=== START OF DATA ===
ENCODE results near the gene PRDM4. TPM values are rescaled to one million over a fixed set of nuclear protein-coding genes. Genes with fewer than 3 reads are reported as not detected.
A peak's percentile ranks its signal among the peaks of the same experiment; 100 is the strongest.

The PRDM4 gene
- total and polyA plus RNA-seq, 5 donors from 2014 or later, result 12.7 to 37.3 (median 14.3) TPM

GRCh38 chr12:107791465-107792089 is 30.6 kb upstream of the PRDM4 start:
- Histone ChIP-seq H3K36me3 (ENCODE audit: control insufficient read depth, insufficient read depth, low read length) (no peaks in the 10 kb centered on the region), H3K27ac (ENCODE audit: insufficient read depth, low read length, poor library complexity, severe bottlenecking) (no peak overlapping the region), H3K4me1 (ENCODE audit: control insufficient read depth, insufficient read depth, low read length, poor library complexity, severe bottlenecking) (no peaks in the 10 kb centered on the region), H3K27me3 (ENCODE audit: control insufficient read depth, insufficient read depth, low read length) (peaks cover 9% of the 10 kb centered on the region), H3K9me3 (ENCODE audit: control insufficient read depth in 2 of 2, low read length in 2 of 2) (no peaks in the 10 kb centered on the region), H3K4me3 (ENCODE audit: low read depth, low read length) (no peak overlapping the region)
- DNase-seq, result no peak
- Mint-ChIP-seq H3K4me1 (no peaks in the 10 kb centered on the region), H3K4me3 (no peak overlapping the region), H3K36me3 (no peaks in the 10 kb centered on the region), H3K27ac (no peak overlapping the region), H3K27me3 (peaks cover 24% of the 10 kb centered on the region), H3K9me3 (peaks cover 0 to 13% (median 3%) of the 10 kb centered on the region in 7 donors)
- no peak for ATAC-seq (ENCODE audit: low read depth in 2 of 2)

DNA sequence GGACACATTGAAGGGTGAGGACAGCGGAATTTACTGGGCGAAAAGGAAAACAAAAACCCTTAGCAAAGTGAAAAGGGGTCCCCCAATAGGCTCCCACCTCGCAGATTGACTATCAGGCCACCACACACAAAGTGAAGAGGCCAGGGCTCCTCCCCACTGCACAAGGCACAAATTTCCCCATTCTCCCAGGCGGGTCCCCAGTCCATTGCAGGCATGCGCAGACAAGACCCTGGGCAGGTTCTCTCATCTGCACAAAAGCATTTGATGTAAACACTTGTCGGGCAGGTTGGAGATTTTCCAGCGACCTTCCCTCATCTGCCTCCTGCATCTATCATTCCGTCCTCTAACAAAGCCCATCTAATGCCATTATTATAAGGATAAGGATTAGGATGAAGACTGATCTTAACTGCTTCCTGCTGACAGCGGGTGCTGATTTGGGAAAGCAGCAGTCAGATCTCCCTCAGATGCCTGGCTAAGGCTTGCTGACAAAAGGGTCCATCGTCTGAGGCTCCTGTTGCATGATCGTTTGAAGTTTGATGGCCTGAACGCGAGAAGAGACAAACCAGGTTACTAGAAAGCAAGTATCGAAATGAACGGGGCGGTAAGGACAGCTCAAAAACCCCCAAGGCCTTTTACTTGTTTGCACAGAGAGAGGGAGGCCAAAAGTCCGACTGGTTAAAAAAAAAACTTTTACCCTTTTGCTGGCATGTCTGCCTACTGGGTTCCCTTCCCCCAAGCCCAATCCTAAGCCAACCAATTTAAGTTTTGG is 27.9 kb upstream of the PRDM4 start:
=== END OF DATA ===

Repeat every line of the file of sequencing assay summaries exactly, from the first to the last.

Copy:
ENCODE results near the gene PRDM4. TPM values are rescaled to one million over a fixed set of nuclear protein-coding genes. Genes with fewer than 3 reads are reported as not detected.
A peak's percentile ranks its signal among the peaks of the same experiment; 100 is the strongest.

The PRDM4 gene
- total and polyA plus RNA-seq, 5 donors from 2014 or later, result 12.7 to 37.3 (median 14.3) TPM

GRCh38 chr12:107791465-107792089 is 30.6 kb upstream of the PRDM4 start:
- Histone ChIP-seq H3K36me3 (ENCODE audit: control insufficient read depth, insufficient read depth, low read length) (no peaks in the 10 kb centered on the region), H3K27ac (ENCODE audit: insufficient read depth, low read length, poor library complexity, severe bottlenecking) (no peak overlapping the region), H3K4me1 (ENCODE audit: control insufficient read depth, insufficient read depth, low read length, poor library complexity, severe bottlenecking) (no peaks in the 10 kb centered on the region), H3K27me3 (ENCODE audit: control insufficient read depth, insufficient read depth, low read length) (peaks cover 9% of the 10 kb centered on the region), H3K9me3 (ENCODE audit: control insufficient read depth in 2 of 2, low read length in 2 of 2) (no peaks in the 10 kb centered on the region), H3K4me3 (ENCODE audit: low read depth, low read length) (no peak overlapping the region)
- DNase-seq, result no peak
- Mint-ChIP-seq H3K4me1 (no peaks in the 10 kb centered on the region), H3K4me3 (no peak overlapping the region), H3K36me3 (no peaks in the 10 kb centered on the region), H3K27ac (no peak overlapping the region), H3K27me3 (peaks cover 24% of the 10 kb centered on the region), H3K9me3 (peaks cover 0 to 13% (median 3%) of the 10 kb centered on the region in 7 donors)
- no peak for ATAC-seq (ENCODE audit: low read depth in 2 of 2)

DNA sequence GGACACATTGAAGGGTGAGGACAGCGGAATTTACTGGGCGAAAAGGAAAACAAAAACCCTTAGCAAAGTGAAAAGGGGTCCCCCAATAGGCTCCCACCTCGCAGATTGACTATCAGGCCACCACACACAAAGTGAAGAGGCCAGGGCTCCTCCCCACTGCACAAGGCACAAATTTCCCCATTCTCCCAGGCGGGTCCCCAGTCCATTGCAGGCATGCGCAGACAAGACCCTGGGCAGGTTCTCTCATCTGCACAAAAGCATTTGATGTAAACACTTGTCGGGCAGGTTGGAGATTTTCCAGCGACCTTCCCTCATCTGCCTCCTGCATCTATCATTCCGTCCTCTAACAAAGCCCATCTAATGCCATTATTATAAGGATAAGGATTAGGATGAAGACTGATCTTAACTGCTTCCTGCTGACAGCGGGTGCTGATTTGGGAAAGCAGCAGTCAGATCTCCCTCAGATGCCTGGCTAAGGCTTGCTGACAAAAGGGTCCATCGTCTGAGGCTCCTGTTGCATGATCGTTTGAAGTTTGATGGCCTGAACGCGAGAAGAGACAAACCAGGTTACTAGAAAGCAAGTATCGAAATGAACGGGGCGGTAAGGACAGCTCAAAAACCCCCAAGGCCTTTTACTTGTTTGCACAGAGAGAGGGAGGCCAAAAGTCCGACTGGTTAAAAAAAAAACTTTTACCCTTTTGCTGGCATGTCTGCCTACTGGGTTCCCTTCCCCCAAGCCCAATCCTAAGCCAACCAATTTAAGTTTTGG is 27.9 kb upstream of the PRDM4 start: